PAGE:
Both the Swans and Carlton (Pick 10) have made it clear they’d love to move up the draft order if possible.
WEST COAST‘S RISK
Eagles fans, on paper, mightn’t have liked how their club fared in the mega trade and that splitting Pick 2 into two mid-first rounders is a risk.
But rival recruiters believe this is the year and time for the Eagles to target WA-based talent, for there’s a sense several Victorian players, who are expected to be taken in the top 10, are less prepared to move interstate compared to past draftees. And many club draft boards have this year’s best WA prospects close to Picks 8 and 12, rather than Pick 3.
Foxfooty.com.au understands the Eagles are keen on East Perth’s Reuben Ginbey, who’s steadily worked his way into top-10 calculations throughout the season.
In a tough national champs campaign for his state, Ginbey won WA’s MVP award as he thrived in a move to the midfield and impressed recruiters with his consistency, attitude and grit at the contest, averaging 20.8 disposals and 9.8 contested possessions. The 189cm prospect was then a standout at the national combine on the weekend, placing in the top 10 in the standing vertical jump, running vertical jump, 2km time trial and 20m sprint.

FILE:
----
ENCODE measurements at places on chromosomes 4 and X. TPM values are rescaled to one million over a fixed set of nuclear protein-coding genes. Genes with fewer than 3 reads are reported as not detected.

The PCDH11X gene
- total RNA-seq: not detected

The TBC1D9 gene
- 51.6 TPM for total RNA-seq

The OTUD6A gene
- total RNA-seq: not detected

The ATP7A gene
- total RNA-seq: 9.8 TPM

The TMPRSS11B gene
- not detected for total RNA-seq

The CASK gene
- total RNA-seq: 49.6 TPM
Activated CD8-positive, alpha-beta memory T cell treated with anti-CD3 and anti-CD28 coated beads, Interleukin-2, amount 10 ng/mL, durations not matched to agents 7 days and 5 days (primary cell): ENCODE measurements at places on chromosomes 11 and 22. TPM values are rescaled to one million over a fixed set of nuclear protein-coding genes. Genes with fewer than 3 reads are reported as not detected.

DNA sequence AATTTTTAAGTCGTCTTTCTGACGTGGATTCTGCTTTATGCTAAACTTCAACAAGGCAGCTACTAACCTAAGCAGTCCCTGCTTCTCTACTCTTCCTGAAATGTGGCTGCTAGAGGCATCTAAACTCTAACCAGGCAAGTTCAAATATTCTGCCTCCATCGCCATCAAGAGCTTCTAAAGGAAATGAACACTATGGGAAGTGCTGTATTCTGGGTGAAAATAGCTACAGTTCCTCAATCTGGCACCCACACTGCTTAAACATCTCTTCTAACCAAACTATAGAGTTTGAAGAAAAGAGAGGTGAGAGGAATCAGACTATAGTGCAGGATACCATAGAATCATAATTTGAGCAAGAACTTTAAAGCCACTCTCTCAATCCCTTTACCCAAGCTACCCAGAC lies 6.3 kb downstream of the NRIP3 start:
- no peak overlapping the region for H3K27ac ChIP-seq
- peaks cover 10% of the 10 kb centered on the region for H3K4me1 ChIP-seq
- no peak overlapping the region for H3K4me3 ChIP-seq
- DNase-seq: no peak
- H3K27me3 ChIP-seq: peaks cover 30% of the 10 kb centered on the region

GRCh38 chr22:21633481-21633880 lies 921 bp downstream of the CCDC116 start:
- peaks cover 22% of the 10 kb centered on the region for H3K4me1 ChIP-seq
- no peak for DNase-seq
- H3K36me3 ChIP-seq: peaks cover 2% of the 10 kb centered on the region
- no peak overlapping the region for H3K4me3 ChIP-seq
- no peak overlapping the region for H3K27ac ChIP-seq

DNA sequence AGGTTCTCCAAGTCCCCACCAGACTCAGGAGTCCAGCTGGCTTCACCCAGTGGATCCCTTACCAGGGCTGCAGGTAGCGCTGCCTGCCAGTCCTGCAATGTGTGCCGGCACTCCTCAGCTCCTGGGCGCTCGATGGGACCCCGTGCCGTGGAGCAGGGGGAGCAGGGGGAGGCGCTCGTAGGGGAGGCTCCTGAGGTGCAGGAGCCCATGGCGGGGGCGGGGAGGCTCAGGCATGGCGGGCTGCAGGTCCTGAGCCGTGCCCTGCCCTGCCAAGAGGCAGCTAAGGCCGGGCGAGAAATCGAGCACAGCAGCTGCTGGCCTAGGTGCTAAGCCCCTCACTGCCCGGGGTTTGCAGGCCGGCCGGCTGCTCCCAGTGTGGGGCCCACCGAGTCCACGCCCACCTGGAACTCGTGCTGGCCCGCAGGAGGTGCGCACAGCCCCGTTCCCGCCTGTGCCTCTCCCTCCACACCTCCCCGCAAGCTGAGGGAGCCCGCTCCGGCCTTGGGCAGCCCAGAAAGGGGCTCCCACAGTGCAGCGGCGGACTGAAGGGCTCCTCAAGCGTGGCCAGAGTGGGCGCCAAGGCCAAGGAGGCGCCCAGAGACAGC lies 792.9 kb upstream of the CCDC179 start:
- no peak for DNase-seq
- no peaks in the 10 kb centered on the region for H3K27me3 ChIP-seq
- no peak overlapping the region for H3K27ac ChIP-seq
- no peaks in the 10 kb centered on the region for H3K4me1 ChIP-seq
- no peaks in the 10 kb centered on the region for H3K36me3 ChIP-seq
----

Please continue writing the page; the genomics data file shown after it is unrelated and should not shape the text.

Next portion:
AFL talent ambassador Kevin Sheehan told Fox Footy this year Ginbey was “the AFL prototype with his size, strength and power”.
Fellow WA prospects Jedd Busslinger (East Perth) and Elijah Hewett (Swan Districts) could still be on the board come the Eagles’ second first-round pick.
A rangy 196cm key-position player who reads the ball superbly in the air and has great defensive nous and composure, Busslinger is regarded as one of the best key backs in the draft class. Hewett, a powerful midfielder and renowned leader, would also be in the mix.
But even though the trade period ends on Wednesday night, picks can be swapped one week until the draft and then on draft night itself.
Therefore, there’s still ample to play out. Yet the mega deal’s impact on the draft already seems profound.